Ragged but Right: Black Traveling Shows, "Coon Songs," and by Lynn Abbott

By Lynn Abbott

The industrial explosion of ragtime within the early 20th century created formerly unimagined possibilities for black performers. in spite of the fact that, each prospect used to be mitigated via systemic racism. the most important hits of the ragtime period were not Scott Joplin's stately piano rags. "Coon songs," with their gruesome identify, outlined ragtime for the hundreds. although the identify itself is offensive to trendy ears, it really is very unlikely to enquire black well known leisure of the ragtime period with no without delay confronting the "coon songs" which cleared the best way for the "original blues." In Ragged yet correct Lynn Abbott and Doug Seroff examine musical comedy productions, sideshow bands, and itinerant tented minstrel indicates. Ragtime historical past is topped via the "big shows," the lovely musical comedy successes of blackface performers Williams and Walker, Bob Cole, and Ernest Hogan. less than the massive tent of Tolliver's shrewdpermanent Set, Ma Rainey, Clara Smith, and others have been switched over from "coon shouters" to "blues singers." during the ragtime period, circuses and Wild West exhibits exploited the preferred call for for black musicians and performers but segregated and subordinated them to the sideshow tent. Minstrel indicates have lengthy been marginalized in discussions of the background of blues and jazz. but this ignored black leisure helped to maneuver blues and jazz into the mainstream. Drawing from cautious analyzing of the Indianapolis Freeman, Chicago Defender, and different black newspapers and mainstream leisure exchange papers, the authors demonstrate a torrent of creativity that swept hundreds of thousands of black writers, performers, musicians, and marketers into the pro ranks regardless of the overt racism of the days. Lynn Abbott works for the Hogan Jazz Archive at Tulane collage. Doug Seroff is an self reliant pupil dwelling in Greenbrier, Tennessee.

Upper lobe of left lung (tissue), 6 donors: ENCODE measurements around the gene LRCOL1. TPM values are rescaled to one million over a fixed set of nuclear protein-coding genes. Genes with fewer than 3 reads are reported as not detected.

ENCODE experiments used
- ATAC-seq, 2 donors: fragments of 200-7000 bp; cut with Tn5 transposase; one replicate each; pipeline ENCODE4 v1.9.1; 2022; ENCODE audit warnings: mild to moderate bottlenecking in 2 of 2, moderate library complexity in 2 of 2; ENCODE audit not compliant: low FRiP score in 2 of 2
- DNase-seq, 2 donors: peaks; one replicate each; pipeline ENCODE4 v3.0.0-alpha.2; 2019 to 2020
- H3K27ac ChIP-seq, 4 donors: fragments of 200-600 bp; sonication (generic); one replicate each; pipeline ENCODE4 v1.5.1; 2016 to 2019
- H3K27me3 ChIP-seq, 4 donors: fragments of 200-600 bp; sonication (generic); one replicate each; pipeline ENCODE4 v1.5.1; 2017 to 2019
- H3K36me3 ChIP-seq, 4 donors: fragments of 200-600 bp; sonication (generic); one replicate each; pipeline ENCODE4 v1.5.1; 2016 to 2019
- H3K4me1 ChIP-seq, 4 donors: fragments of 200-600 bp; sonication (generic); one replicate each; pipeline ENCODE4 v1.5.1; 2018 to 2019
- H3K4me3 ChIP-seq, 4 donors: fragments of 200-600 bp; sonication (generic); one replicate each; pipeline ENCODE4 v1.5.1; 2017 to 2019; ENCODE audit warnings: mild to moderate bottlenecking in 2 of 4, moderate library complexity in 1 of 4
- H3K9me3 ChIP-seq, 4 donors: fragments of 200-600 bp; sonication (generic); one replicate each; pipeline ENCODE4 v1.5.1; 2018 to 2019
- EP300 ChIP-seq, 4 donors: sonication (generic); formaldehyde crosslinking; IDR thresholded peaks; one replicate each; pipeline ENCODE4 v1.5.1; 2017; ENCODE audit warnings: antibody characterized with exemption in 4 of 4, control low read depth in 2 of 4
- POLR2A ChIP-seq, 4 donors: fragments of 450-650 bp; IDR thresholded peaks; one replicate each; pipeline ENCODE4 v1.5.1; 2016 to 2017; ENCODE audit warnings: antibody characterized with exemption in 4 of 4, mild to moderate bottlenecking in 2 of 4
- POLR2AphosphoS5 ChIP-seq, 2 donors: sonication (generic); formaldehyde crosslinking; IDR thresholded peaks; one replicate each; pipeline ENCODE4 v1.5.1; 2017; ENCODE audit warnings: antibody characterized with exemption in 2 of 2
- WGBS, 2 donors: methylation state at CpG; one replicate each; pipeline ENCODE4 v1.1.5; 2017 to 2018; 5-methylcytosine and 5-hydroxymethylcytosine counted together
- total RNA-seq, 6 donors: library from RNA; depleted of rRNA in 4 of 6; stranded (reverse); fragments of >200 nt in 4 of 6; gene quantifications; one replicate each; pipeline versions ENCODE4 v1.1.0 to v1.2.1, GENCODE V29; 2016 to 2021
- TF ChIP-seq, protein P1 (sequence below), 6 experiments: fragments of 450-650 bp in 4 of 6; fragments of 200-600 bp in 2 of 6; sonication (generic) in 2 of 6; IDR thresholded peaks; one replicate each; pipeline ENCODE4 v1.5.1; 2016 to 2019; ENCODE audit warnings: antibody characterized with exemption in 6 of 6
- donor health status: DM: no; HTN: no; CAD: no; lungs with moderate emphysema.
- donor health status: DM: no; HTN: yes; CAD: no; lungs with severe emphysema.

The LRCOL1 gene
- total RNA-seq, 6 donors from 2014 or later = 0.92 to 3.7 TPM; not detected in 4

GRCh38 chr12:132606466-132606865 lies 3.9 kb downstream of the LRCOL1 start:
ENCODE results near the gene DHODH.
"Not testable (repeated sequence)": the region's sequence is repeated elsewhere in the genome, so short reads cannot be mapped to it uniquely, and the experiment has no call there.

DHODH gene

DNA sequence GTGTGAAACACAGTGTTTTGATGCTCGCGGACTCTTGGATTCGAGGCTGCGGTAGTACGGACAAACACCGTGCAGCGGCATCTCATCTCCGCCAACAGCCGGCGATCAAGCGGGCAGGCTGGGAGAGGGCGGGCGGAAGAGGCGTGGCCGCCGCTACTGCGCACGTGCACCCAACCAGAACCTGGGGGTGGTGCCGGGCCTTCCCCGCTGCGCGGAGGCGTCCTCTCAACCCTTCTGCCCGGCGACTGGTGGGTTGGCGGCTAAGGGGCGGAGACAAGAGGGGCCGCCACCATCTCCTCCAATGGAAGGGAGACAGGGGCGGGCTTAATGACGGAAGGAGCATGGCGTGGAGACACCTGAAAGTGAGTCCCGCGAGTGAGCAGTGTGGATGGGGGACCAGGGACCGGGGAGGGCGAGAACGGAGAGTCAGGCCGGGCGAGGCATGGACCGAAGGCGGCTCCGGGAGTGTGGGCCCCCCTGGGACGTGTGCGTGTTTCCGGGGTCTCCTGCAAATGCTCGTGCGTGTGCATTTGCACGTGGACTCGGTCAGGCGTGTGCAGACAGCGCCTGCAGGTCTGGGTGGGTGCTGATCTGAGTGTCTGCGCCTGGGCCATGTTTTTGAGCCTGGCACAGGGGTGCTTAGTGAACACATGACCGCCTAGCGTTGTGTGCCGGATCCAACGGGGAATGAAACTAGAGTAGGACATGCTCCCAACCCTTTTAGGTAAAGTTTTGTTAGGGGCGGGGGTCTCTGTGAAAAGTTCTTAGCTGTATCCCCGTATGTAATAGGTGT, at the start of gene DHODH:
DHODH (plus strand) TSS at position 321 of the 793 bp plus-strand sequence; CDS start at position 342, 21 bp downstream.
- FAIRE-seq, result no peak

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Additional resources for Ragged but Right: Black Traveling Shows, "Coon Songs," and the Dark Pathway to Blues and Jazz (American Made Music Series)

Example text

Abraham Lincoln once wrote a harsh letter to a man and after considering how the man might feel over it, he threw the letter in the stove. Every composer who writes a song with the word “coon” in it should do the same. ” However, it was under the guidance of these same entertainment leaders that a generation of African American performers reached the popular stage and forever altered the face of American entertainment. The Big Shows In the late 1890s, the public’s fascination with ragtime brought about a confluence of creative and commercial purposes, resulting in unique and unexpected opportunities for black entertainers.

The authors who wrote “Suwanee River,” “Old Black Joe” and others like those, songs that will live forever, never used bad words, slang, etc. Nowadays the composers have no respect for good people, no thought of elevating, careless of hurting good innocent people, they rush their horrible junk on the market for sale. Out for graft, they use slang, hurried-up poetry—anything that will sell quickly. The colored writers not knowing the harm they were doing, took a stick to break their own heads, by writing “coon” songs.

In the spring of 1899 Hogan left the Black Patti Troubadours in midtour and returned to New York, where he continued to enjoy prosperity and celebrity. He submitted this ragtime credo to the Clipper, in the words of an Irving Jones coon song hit: “I’m living easy, eating pork chops greasy. ”100 Contrary to this carefree pronouncement, Hogan was driven by an obsessive work ethic. On June 1, 1899, he set sail for Sydney, Australia, with the M. B. Curtis Afro-American Minstrel and Vaudeville Company, a monumental combination that included Billy McClain, N.

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